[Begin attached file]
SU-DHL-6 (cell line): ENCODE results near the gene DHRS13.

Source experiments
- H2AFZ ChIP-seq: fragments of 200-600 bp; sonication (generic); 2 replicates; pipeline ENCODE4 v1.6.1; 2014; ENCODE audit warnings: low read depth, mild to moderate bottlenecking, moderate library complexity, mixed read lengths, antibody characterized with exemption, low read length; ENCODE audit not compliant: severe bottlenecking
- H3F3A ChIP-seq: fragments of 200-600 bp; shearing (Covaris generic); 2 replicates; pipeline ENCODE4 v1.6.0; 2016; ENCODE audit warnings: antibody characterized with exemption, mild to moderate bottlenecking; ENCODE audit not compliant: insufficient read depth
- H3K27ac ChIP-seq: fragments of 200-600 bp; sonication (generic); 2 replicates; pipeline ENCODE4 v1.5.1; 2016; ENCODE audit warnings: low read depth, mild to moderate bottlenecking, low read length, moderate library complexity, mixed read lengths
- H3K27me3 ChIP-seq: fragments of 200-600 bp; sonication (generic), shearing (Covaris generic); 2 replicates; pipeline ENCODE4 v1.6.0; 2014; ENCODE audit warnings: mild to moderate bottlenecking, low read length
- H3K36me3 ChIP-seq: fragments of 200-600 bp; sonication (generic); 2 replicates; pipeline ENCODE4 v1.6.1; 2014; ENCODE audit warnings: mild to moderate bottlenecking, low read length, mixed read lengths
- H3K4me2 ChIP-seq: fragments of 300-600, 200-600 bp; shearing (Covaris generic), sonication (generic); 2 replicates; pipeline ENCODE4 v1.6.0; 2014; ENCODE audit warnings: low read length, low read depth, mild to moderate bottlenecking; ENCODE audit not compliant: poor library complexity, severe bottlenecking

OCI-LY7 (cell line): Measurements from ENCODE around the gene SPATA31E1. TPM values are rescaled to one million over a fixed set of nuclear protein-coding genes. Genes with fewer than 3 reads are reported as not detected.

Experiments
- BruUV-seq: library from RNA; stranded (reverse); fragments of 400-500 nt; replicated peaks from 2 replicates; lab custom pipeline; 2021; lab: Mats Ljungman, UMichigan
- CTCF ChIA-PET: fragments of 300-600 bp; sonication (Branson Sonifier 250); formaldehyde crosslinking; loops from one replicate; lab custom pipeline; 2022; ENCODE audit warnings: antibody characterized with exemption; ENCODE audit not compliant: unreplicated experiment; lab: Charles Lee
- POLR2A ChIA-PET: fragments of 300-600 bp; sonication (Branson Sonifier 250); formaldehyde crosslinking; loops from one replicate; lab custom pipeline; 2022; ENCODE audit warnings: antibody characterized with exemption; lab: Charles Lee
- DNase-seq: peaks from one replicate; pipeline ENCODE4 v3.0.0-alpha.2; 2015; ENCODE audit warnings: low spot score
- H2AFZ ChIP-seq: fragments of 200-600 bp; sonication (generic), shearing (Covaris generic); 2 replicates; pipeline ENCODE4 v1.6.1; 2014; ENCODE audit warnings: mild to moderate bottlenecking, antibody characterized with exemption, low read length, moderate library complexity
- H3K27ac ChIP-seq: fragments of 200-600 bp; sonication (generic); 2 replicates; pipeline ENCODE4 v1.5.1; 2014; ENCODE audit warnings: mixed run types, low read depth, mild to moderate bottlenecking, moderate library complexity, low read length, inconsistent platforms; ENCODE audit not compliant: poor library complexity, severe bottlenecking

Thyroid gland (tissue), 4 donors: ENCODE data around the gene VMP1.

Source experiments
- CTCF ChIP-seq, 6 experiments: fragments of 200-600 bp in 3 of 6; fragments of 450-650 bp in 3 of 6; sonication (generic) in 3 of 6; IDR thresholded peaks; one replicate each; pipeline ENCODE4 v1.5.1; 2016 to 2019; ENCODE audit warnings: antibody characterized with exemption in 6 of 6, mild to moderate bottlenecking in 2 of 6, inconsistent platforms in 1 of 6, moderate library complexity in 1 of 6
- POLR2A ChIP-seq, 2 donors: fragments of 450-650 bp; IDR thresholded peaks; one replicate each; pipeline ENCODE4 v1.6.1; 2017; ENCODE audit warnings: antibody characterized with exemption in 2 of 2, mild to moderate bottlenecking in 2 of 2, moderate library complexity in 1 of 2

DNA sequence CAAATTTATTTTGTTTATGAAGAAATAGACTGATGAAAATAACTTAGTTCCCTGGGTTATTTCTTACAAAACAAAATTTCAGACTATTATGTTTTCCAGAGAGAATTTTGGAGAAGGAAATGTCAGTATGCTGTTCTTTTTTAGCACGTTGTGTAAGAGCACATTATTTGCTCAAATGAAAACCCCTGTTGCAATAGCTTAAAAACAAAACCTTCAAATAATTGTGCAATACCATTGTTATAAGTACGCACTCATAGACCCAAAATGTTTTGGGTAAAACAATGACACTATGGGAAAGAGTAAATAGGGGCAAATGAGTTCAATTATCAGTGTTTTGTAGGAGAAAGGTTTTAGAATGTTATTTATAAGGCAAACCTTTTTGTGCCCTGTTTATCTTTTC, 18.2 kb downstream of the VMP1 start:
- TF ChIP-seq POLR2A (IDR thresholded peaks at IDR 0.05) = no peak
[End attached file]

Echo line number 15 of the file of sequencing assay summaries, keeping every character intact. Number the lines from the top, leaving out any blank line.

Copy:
- H2AFZ ChIP-seq: fragments of 200-600 bp; sonication (generic), shearing (Covaris generic); 2 replicates; pipeline ENCODE4 v1.6.1; 2014; ENCODE audit warnings: mild to moderate bottlenecking, antibody characterized with exemption, low read length, moderate library complexity